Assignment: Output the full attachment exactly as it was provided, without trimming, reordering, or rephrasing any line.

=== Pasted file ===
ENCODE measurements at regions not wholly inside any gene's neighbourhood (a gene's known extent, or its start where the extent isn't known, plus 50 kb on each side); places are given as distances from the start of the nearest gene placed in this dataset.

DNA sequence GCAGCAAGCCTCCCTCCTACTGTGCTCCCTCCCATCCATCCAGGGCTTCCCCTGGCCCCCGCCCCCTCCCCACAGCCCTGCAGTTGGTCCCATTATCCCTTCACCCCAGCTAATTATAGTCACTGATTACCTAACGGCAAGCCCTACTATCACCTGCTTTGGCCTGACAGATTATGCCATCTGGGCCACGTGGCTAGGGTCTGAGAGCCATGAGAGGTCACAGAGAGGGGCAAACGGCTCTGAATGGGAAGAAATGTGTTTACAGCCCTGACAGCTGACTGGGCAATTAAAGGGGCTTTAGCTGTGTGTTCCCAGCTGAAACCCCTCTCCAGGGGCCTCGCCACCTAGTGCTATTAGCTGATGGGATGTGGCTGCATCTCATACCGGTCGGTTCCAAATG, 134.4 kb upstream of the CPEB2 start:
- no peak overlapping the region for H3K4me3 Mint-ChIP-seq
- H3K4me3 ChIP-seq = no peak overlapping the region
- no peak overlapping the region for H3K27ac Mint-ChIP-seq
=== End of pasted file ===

ENCODE measurements at regions not wholly inside any gene's neighbourhood (a gene's known extent, or its start where the extent isn't known, plus 50 kb on each side); places are given as distances from the start of the nearest gene placed in this dataset.

DNA sequence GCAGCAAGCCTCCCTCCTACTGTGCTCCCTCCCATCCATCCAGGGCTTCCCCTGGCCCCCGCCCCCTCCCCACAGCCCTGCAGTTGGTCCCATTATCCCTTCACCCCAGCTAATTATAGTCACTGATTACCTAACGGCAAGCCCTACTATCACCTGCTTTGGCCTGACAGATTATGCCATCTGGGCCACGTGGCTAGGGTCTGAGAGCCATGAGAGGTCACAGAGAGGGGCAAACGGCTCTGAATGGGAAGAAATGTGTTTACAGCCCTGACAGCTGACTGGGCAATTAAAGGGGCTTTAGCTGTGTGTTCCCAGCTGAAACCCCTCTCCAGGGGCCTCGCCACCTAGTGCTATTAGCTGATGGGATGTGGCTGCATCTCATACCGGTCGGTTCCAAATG, 134.4 kb upstream of the CPEB2 start:
- no peak overlapping the region for H3K4me3 Mint-ChIP-seq
- H3K4me3 ChIP-seq = no peak overlapping the region
- no peak overlapping the region for H3K27ac Mint-ChIP-seq